Senior Enrolled in IB Program - - -
LEGEND < = A group below state definition for personally identifiable results
- = No data for group
* = Data not yet available

Postsecondary Enrollment

2014-2015 Postsecondary Enrollment: All Students

Postsecondary enrollment reports show the number and percent of Virginia high school graduates who enrolled in an institution of higher education within sixteen months of graduating from high school. In keeping with federal reporting requirements, postsecondary enrollment reports only include students who earned an Advanced Studies Diploma, International Baccalaureate Diploma or Standard Diploma; students who earned other Virginia Board of Education-approved diplomas are not counted as graduates in the calculation. Reports are available at the state, division and school levels for all students and for student subgroups.

The data represent the best available estimates at this time of postsecondary enrollment. There is currently no definitive source of all postsecondary enrollment records by state, division or school. Virginia Department of Education and external researchers have determined that the best available estimates contained in the postsecondary enrollment reports are likely underestimates, but capture at least 88 percent of Virginia public high school graduates’ postsecondary enrollments.

2014-2015 FGI cohort year (students entering high school in 2011)
Total number of students in the cohort earning a federally recognized high school diplomaStudents who enrolled in any Institution of Higher Education (IHE) within 16 months of earning a federally recognized high school diploma
TypeTotalTotal HERemaining Percent
All StudentsDivision48229539
State800255758028
FemaleDivision23315533
State404623112723
MaleDivision24914044
State395632645333
American IndianDivision0<100
State25416535
AsianDivision0<100
State5267459213
BlackDivision674237
State171671128234
HispanicDivision562948
State8077522135
Native HawaiianDivision0<100
State1147336
WhiteDivision33821138
State457593374926
Two or more racesDivision151033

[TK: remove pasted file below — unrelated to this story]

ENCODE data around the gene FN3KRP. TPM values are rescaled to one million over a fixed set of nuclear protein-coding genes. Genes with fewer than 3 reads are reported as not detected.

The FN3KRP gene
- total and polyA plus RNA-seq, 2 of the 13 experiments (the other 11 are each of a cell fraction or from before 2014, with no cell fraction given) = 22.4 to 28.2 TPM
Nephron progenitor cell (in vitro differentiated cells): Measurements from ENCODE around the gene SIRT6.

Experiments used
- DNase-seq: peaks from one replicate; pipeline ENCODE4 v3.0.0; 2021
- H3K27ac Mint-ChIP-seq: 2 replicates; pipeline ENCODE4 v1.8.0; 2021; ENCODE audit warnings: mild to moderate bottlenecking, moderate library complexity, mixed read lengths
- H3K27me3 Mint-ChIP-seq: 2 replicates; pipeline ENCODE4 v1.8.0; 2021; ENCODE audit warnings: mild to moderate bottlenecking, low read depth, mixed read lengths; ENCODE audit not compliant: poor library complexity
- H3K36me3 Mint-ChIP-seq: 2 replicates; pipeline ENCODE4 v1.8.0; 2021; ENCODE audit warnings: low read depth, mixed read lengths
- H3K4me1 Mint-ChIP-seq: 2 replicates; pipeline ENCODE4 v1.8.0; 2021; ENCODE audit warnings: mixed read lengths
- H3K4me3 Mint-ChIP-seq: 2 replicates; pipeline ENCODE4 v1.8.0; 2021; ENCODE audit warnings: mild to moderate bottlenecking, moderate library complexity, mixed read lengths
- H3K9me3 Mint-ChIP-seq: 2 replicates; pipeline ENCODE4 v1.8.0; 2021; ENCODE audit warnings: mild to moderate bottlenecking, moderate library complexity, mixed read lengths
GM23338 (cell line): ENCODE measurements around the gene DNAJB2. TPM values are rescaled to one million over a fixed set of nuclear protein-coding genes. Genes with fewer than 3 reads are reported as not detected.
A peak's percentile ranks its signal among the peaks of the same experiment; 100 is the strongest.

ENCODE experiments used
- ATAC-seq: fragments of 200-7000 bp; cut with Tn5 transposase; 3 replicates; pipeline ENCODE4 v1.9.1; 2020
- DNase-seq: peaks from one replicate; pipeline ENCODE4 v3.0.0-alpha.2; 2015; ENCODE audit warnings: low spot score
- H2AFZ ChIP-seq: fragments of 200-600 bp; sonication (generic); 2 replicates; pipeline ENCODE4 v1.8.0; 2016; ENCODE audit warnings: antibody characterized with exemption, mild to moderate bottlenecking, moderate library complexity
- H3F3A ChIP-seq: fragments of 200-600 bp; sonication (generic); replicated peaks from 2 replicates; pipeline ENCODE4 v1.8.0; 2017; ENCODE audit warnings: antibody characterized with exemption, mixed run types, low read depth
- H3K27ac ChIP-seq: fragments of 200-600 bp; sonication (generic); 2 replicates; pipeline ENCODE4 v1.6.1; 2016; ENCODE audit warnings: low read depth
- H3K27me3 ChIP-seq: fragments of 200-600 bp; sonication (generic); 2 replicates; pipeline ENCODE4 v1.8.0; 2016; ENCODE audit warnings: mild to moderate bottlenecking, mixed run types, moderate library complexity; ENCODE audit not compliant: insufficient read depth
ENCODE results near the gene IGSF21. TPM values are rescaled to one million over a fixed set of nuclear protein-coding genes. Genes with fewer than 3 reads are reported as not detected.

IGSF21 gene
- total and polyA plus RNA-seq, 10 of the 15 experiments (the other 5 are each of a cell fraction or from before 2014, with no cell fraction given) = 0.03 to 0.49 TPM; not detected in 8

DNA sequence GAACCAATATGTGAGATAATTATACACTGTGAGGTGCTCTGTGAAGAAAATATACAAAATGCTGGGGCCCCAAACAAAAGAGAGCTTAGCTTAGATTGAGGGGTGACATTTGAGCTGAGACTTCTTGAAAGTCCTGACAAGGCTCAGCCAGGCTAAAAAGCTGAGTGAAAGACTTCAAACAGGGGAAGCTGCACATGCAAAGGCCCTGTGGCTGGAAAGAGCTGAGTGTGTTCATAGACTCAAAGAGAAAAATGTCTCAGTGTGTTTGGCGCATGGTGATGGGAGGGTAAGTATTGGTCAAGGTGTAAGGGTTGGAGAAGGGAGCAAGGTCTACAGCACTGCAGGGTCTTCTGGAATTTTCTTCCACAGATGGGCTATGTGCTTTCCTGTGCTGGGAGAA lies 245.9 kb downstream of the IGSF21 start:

State3387249826
Students with DisabilitiesDivision19<100
State5663303146
Economically DisadvantagedDivision1416852
State224061294742
English LearnersDivision14<100
State3672225539
LEGEND < = A group below state definition for personally identifiable results. - = no data available for that group This report provides the best available estimates about college enrollment according to the National Student Clearinghouse. For more information, see the answers to Frequently Asked Questions about this report at: http://www.doe.virginia.gov/school_finance/arra/stabilization/reported_data/assurance_c/faq_c11.pdf. Students who attended schools that do not participate in NSC are not included in the number or percent of students enrolled in an IHE. Federally recognized high school diplomas include Standard, Advanced Studies, or International Baccalaureate (IB) diplomas. Most subgroups are based on students' most recent status.

Career & Technical Education

Students Earning One or More CTE Credentials: All Students

Virginia’s 16 career clusters help students investigate careers and design a rigorous and relevant plan of study to advance their career goals. Each career cluster contains multiple pathways that represent a common set of academic, technical and work-place skills. Career pathways lead to credentials that qualify students for a range of career opportunities from entry to professional level. A credential is defined as:

  • State-Issued Professional License, required for entry into a specific occupation as determined by a Virginia state licensing agency;
  • Full Industry Certification, from a recognized industry, trade, or professional association validating essential skills of a particular occupation;
  • Pathway Industry Certification, which may consist of entry-level exams as a component of a suite of exams in an industry certification program leading toward full certification; or
  • Occupational competency assessment, a national standardized assessment of skills/knowledge in a specific career and/or technical area, (NOCTI).

Virginia defines a CTE completer as a student who has met the requirements for a career and technical concentration and all requirements for high school graduation or an approved alternative education program.

Career and Technical Education
Count
2014-20152015-20162016-2017
NOCTI AssessmentsDivision455762
 State397141393623
State LicensuresDivision---
 State167317901964
Industry CertificationDivision588760966
 State89541100544109590
Workplace ReadinessDivision272427410
 State336653077542313
Total Credentials EarnedDivision90512441438
 State128850137248157490
Students Earning One or More CredentialsDivision77010281143
 State104867109089126113
CTE CompletersDivision311329357
 State392914240440516
LEGEND< = A group below state definition for personally identifiable results
- = No data for group
* = Data not yet available

Advanced Placement Participation and Achievement

AP Achievement
2013-2014
Number of Test TakersNumber of Tests TakenNumber of Tests with Qualifying ScoresPercentage of Tests Passed
All Students30853825347%
2014-2015
Number of Test TakersNumber of Tests TakenNumber of Tests with Qualifying ScoresPercentage of Tests Passed
All Students22741120750.4%
2015-2016
Number of Test TakersNumber of Tests TakenNumber of Tests with Qualifying ScoresPercentage of Tests Passed
All Students21536920054.2%
LEGEND< = A group below state definition for personally identifiable results